The freight elevator doors opened onto 50,000 square feet of office real estate. Right now, it is empty, but Seth Besmertnik, CEO of the software company Conductor, gestured at the beams and concrete floor with pride. He has plans for his company’s new office — conference rooms, a pickleball court and, of course, all of his 200 employees in the New York City area.
Besmertnik conceded that it was scary to persuade his board to sign a lease doubling his office real estate in 2021. But to him, leasing a larger office was a symbol of his belief in physical, in-person collaboration.
“As much as it might be nice to save the money, I want to save our soul first,” he said with the zeal that often inflects conversations about in-person work nearly three years into the pandemic. “I want to do the right thing for the company in the long term.”
For many companies, though, signing the lease for an office is just the first step. Next, executives have to persuade their workers to fill it. Conductor has relied on both carrots (“Cold brew? Beer?” Besmertnik offered, jokingly, at 10:15 a.m.) and sticks (employees are required to come in three days a week). And like most other companies, it is still experimenting.
“I’m considering going to four days,” Besmertnik said. “We definitely won’t go to five. And might just stay at three.”
Business leaders are in a phase of trial and error that comes with staggering stakes. They are figuring out how many days to call employees back to the office, and on top of that, how strictly to enforce their own rules. While some companies are in five days a week and others have gone remote forever, many more employers have landed on a hybrid solution, and as they announce these plans, they are facing fierce resistance. Amazon recently told its corporate workers to return to the office at least three days a week starting in May and faced an outcry on Slack, its employee messaging system. Starbucks asked for three days from its 3,750 corporate employees, prompting an open letter of protest.
“I prefer to work from home,” said Eric Deshawn Lerma, an executive assistant at Amazon who is part of a more than 29,000-person Slack channel at the company called “Remote Advocacy.” “To have that choice stripped from me based on purely speculative observations does not sit right with me.”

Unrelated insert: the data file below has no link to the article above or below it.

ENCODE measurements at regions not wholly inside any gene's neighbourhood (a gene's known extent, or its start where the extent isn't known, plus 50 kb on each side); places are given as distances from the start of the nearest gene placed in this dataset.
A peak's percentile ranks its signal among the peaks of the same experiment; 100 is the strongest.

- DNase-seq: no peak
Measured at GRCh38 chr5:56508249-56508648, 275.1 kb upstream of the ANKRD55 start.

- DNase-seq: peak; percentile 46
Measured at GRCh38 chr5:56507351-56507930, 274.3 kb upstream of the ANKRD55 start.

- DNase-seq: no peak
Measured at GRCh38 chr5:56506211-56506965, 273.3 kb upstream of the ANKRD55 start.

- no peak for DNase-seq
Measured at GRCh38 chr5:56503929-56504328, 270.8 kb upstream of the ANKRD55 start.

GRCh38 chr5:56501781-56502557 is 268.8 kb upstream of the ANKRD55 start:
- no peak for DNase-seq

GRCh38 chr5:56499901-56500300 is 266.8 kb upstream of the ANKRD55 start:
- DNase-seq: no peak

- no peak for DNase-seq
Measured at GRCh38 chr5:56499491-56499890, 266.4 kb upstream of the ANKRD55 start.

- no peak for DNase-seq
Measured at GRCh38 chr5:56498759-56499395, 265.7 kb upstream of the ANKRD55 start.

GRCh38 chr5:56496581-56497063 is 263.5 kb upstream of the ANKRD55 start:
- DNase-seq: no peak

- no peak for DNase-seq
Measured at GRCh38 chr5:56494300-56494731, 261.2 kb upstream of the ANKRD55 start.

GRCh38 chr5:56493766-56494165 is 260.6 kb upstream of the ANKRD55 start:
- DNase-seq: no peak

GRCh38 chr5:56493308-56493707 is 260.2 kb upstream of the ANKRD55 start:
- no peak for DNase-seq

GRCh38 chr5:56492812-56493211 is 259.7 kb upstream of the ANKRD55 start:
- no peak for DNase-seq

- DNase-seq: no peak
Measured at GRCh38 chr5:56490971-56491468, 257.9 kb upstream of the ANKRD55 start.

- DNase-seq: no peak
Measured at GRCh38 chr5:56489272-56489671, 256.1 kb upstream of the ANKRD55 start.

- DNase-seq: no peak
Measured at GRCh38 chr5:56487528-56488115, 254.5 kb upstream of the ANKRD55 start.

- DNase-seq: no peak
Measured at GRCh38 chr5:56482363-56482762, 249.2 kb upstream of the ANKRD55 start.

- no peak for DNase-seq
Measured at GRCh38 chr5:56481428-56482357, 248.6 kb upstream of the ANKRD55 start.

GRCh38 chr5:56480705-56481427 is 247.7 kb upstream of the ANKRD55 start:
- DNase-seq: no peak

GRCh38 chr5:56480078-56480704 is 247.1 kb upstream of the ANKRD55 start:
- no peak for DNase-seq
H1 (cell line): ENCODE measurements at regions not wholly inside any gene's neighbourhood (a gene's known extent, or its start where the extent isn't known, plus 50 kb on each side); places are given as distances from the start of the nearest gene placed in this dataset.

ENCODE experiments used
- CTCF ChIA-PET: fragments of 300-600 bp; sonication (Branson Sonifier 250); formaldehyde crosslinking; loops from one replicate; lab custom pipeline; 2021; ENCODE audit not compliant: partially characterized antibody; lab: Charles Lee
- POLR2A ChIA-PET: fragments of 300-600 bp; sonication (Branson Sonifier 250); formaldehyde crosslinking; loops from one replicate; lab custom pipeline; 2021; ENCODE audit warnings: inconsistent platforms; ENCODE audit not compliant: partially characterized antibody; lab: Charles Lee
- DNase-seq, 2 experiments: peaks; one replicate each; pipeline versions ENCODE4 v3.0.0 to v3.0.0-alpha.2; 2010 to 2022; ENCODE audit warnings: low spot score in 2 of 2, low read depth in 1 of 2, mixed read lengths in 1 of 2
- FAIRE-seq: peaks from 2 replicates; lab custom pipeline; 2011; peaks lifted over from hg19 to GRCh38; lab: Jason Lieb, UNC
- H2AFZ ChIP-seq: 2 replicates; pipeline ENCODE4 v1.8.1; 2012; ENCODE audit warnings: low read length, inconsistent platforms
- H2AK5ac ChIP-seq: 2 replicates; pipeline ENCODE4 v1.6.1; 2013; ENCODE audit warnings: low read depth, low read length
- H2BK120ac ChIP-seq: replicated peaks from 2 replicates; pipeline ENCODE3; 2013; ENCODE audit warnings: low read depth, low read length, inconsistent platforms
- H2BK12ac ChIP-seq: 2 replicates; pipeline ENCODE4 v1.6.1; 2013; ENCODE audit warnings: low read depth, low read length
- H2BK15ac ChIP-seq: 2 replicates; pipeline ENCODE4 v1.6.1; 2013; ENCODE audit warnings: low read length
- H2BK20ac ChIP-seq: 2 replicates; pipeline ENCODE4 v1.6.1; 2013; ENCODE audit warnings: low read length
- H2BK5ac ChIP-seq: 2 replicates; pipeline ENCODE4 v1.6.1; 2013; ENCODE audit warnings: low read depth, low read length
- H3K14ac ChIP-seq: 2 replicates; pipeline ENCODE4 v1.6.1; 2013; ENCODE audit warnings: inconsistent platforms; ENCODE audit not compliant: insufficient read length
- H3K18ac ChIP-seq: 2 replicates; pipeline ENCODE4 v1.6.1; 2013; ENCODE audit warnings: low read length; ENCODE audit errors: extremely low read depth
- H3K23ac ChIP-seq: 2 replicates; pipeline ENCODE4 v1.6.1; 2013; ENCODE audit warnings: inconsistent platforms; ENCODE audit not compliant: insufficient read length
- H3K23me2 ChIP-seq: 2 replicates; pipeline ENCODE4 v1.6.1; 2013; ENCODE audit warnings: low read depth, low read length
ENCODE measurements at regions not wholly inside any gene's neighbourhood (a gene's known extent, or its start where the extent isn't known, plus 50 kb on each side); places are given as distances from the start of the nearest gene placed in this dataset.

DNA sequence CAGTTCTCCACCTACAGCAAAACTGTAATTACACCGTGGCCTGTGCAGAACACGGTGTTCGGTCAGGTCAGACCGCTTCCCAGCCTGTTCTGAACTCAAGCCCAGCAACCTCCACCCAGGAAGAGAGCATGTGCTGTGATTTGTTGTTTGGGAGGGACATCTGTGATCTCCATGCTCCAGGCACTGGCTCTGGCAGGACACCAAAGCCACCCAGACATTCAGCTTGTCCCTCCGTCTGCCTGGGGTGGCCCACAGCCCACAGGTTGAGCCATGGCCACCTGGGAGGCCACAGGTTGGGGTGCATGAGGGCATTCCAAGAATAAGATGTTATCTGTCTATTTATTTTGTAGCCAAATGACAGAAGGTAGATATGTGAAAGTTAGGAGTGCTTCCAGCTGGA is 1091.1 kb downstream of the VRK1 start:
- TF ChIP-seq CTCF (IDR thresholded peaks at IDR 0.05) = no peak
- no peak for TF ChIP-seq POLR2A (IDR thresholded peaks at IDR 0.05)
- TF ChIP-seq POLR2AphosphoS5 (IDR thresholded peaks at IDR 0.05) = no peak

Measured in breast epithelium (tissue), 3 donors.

Offices reached a crucial bench mark at the start of this year: They’re at half their pre-pandemic occupancy. Just over half of workers who can do their jobs from home are now combining remote and in-person work, according to Gallup. A closer look at New York, from the Partnership for New York City, found that 82% of Manhattan office employers surveyed in late January were maintaining or adopting hybrid policies in 2023. So the corporate experts — McKinsey, Mercer, PwC — have consulted their crystal balls and declared: The future is hybrid.
Hybrid looks vastly different across every office. If the future is hybrid, to many executives that means the future is choose-your-own-adventure. But now the emphasis is shifting from adventure to choice. Executives are making return-to-office plans with more permanence, communicating requirements more clearly after months of hesitation and mushy expectations, though what their plans look like vary widely.
“There’s not a ‘hybrid office 101’ where you can pick up the book and see what 100 offices have done before,” said Richard Buery, CEO of the Robin Hood Foundation, which requires employees to come in two days a week. When Amazon CEO Andy Jassy told employees to return to the office three days a week, he cited the need for more “face-to-face” and “serendipitous interactions.” Previously, team directors each set remote work expectations. In response to the policy change, employees rebelled, drafting petitions and starting the “Remote Advocacy” Slack channel, where they argued that returning to the office would make child care more difficult and exchanged concerns about their badge data being tracked. One Slack message, viewed by The New York Times, read, “I have not slept through the night since the announcement.”
At Starbucks, which recently told corporate employees to come back to the office three days a week, more than 40 of them wrote an open letter in protest: “Morale is at an all-time low, and the brand reputation and financial value of this publicly traded company are at risk.”
At Conductor, which has required all employees within 90 minutes of an office to return three days a week, managers are ensuring that their teams adhere to the rules. Besmertnik believes that a lack of discipline, with hybrid work, leads to “self-fulfilling failure.”
Orchard, a real estate company, gave its 500 employees an “open enrollment” period in which to decide whether they wanted to be remote or office workers. The 60% who selected the office are expected to come in two days a week.